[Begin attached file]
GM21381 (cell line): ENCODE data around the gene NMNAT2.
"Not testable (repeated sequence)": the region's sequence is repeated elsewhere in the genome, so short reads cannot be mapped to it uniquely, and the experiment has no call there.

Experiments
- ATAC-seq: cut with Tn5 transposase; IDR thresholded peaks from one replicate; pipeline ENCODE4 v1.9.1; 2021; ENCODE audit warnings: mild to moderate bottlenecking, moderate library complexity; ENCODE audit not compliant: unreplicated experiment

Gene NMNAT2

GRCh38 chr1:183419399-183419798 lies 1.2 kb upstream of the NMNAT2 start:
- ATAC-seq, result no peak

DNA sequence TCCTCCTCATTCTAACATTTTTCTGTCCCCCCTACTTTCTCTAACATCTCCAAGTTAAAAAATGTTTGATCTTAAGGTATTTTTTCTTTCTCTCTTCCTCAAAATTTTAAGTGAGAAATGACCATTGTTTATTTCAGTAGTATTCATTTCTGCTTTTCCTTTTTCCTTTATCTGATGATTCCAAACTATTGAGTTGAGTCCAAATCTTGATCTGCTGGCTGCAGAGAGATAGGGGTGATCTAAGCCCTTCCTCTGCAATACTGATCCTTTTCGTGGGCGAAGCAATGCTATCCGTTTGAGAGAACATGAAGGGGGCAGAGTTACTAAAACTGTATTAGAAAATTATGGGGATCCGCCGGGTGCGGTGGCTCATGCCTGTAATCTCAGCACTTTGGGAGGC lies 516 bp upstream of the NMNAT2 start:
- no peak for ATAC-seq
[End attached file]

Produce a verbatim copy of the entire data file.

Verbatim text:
GM21381 (cell line): ENCODE data around the gene NMNAT2.
"Not testable (repeated sequence)": the region's sequence is repeated elsewhere in the genome, so short reads cannot be mapped to it uniquely, and the experiment has no call there.

Experiments
- ATAC-seq: cut with Tn5 transposase; IDR thresholded peaks from one replicate; pipeline ENCODE4 v1.9.1; 2021; ENCODE audit warnings: mild to moderate bottlenecking, moderate library complexity; ENCODE audit not compliant: unreplicated experiment

Gene NMNAT2

GRCh38 chr1:183419399-183419798 lies 1.2 kb upstream of the NMNAT2 start:
- ATAC-seq, result no peak

DNA sequence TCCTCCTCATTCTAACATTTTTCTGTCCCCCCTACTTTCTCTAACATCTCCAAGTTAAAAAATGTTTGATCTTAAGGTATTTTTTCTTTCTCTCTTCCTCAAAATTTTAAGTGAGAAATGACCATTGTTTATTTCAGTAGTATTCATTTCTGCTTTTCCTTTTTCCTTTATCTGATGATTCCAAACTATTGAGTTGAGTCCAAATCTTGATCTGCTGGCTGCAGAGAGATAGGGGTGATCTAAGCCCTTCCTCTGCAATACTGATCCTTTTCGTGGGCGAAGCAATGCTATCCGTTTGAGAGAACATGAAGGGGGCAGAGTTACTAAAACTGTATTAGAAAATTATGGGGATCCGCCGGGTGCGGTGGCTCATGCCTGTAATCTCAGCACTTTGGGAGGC lies 516 bp upstream of the NMNAT2 start:
- no peak for ATAC-seq